West Ham of course could not see out the game without making it awkward for themselves when Noble was sent off with just over ten minutes to go for a lunging challenge on Liverpool substitute, Danny Ings. However, on second viewing, the sending off is controversial for two reasons: A) Because the whistle had already blown for a foul so the ball was technically not in play and B) because Noble’s studs are not off the ground and the challenge does not really look worthy of the straight red that it saw courtesy of Kevin Friend.
Despite the levelling of the playing field, Liverpool still failed to really challenge West Ham as youngster Reece Oxford was brought on to shore up the Hammers’ defensive midfield and West Ham capped off a fine counter attacking display with a goal from Diafra Sakho who slotted into the bottom right corner of Mignolet’s goal in the second minute of added time.
West Ham were full value for the three points they take away from Anfield today and it makes you wonder what happened in those two home games against Leicester and Bournemouth between two absolutely perfect away displays against Arsenal and Liverpool. Manuel Lanzini impressed on his debut after transferring from Al Jazira in the UAE, scoring the first and assisting the second, and the Hammers were simply better, stronger and quicker than Liverpool in all areas on the day.
Man of the Match: Manuel Lanzini
I still have a few questions. I want to explore the best way to express the connection between the two characters as he hugs her. I really can’t place the best way for him to enter her narrative and leave so quickly. Also, I was wondering if there needed to be another line from the suicidal character before the blackout and the ‘suspended in the void’ lines. This may help to indicate what’s happened, something that would imply that he is committing suicide more strongly than the ‘falling’ later. My hope is that the confusion should be lifted by the ‘falling’ lines and that what’s happened should become clear here, not for the confusion to take over and blind the reader from using what is given to piece together what is happening. It’s a fine line and I really want to get it right. I want people to understand it but I don’t want it to be simplistic, I want to there to be some element of a reveal in the ‘falling’.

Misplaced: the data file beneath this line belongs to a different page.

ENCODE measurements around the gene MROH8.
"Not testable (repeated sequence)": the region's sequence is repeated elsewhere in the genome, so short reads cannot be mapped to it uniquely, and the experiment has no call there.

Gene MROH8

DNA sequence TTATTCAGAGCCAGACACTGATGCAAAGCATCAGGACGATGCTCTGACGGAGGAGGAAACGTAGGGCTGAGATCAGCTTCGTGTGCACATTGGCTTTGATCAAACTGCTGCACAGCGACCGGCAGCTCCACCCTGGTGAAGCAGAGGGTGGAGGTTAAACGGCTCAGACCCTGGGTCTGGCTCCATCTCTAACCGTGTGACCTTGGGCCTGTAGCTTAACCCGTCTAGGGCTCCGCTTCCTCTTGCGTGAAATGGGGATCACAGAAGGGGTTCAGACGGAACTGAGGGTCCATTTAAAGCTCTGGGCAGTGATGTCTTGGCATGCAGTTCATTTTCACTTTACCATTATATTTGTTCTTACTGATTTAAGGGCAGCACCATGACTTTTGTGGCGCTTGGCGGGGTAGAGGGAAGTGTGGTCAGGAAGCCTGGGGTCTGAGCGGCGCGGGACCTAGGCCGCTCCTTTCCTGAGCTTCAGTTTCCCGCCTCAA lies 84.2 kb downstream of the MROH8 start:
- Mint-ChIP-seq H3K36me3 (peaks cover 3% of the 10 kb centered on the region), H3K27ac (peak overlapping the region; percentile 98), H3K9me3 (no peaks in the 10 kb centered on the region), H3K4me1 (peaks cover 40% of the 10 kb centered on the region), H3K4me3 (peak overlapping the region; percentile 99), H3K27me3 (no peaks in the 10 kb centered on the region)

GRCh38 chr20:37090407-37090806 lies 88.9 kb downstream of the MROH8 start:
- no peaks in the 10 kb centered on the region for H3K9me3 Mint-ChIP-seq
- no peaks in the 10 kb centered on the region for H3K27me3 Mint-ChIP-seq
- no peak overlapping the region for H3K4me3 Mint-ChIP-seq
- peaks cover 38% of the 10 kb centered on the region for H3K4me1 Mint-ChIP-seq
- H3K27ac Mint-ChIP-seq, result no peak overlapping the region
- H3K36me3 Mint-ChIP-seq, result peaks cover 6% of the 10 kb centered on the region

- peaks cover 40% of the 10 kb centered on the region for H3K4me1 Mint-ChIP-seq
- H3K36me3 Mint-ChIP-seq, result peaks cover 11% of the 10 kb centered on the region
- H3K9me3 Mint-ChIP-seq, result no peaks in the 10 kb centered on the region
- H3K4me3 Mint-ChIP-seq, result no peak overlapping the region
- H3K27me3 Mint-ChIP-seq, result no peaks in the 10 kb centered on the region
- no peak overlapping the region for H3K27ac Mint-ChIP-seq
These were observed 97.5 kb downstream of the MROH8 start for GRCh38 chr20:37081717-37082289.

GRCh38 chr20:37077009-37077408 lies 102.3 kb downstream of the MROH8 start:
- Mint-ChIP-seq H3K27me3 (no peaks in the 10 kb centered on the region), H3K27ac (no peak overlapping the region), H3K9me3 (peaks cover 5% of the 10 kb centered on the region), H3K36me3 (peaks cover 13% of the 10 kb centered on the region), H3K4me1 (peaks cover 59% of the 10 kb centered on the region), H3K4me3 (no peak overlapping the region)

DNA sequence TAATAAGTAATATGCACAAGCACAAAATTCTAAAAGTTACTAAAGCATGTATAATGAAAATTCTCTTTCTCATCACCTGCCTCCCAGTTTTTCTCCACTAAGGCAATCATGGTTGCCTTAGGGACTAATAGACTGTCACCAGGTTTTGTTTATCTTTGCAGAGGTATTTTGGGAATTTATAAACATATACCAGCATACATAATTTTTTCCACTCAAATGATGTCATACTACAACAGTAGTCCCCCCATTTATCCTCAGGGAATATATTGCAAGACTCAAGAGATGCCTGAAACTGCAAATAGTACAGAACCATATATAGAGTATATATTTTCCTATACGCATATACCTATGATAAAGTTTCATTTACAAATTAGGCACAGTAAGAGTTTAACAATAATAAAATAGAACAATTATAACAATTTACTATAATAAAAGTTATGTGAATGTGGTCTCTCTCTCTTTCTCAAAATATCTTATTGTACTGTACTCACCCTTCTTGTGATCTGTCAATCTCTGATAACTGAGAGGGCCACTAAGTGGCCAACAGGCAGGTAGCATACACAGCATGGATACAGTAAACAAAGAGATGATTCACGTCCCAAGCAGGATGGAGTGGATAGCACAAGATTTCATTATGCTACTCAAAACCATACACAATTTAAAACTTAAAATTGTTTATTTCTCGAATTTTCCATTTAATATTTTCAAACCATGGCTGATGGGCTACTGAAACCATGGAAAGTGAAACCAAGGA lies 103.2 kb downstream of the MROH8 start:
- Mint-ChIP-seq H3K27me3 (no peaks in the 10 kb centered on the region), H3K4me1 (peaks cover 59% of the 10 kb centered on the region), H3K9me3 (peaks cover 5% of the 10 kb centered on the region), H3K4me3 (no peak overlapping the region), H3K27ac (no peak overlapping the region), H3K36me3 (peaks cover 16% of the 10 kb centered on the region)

Talented chef, television personality and journalist Nigel Slater recently wrote about the Mcdonalds Big Mac in his Observer column. His article depicted his love of the fatty burger that Mcdonalds sell across the world to a huge audience. Whilst describing the instant gratification one can gain through cheap and easy fast food, Slater manages to pull off a wonderful impersonation of Nigella Lawson whilst also using a host of unnecessary adjectives.